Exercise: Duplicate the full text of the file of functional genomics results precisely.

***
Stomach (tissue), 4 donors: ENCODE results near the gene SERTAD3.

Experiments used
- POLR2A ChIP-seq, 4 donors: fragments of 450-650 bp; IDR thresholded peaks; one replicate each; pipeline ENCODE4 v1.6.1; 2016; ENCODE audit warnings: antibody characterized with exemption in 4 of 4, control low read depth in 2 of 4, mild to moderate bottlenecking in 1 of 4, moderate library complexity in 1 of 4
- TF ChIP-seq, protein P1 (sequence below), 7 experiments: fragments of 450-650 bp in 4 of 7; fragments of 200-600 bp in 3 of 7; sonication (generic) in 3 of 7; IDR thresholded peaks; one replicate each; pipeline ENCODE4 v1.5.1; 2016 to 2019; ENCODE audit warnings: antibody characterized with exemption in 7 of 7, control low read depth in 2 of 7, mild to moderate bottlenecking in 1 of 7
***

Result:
Stomach (tissue), 4 donors: ENCODE results near the gene SERTAD3.

Experiments used
- POLR2A ChIP-seq, 4 donors: fragments of 450-650 bp; IDR thresholded peaks; one replicate each; pipeline ENCODE4 v1.6.1; 2016; ENCODE audit warnings: antibody characterized with exemption in 4 of 4, control low read depth in 2 of 4, mild to moderate bottlenecking in 1 of 4, moderate library complexity in 1 of 4
- TF ChIP-seq, protein P1 (sequence below), 7 experiments: fragments of 450-650 bp in 4 of 7; fragments of 200-600 bp in 3 of 7; sonication (generic) in 3 of 7; IDR thresholded peaks; one replicate each; pipeline ENCODE4 v1.5.1; 2016 to 2019; ENCODE audit warnings: antibody characterized with exemption in 7 of 7, control low read depth in 2 of 7, mild to moderate bottlenecking in 1 of 7